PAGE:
This latest atrocity, the beheading of Alan Henning by the Islamic State, is another example of concentrated barbarism carried out under a religious banner.
The fact that world leaders have condemned it is good. The fact that religious leaders have condemned it is also good. However, the way some of these religious leaders have condemned the killing is, in my opinion, not so good.
To say this act is “contrary to the teachings of the Qur'an/Bible/Torah/Vedas/etc and that it is a crime against religion x, y or z is not so good.
If you need to go scrabbling through an ancient text to find out whether beheading someone is a moral or immoral act, then there is something seriously, seriously wrong with you.
I am sure the IS would argue that they are only following the words of their religious book whereas other religious leaders are interpreting these words differently or incorrectly.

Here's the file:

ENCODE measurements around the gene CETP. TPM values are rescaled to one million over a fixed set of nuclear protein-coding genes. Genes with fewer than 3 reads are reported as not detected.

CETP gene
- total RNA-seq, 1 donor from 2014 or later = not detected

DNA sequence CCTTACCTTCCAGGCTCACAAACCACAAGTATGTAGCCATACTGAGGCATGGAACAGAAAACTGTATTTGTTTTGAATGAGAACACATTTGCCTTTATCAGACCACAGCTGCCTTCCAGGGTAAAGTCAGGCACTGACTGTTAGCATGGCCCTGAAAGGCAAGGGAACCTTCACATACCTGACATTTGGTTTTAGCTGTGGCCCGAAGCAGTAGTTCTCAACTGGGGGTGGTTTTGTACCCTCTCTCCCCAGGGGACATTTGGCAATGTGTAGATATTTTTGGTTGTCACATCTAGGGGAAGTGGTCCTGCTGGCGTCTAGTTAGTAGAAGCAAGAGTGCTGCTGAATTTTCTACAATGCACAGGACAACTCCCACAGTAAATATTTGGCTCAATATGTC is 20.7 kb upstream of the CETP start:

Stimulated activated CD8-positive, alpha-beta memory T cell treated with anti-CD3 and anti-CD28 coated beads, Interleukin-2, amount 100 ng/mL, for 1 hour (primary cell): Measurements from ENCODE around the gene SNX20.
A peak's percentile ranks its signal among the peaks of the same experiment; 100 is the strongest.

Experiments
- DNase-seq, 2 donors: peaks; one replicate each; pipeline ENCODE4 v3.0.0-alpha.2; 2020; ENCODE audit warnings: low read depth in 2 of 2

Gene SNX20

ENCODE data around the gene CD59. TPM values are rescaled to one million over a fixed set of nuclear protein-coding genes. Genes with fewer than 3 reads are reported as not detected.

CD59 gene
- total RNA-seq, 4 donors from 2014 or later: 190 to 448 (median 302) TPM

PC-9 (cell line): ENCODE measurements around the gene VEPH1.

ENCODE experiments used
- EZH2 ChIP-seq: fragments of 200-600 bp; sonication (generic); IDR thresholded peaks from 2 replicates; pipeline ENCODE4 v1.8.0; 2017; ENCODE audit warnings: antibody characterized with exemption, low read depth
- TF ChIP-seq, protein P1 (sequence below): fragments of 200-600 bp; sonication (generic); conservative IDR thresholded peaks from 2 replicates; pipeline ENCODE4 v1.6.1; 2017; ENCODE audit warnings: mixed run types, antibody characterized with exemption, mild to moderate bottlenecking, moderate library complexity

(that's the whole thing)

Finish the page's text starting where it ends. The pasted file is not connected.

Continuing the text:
And this is the problem when you tie your moral values to some “infallible” sacred text of yours. You are going to be confronted by stuff you don't like and so you have to start interpreting the text, but then there are other people who see that text in another way - and then there are people who hold a completely different text to be holy and infallible and who think yours is just a load of tosh.
We humans know intrinsically that killing others is wrong, that killing others in a barbaric way is..well, barbaric. We don't need a fucking book to tell us this.
As a first step, how would it be if we consigned all these conflicting, holy, sacred, infallible religious texts to the literature bookshelf and started accepting that we need to derive our moral code from our own basic common human values...?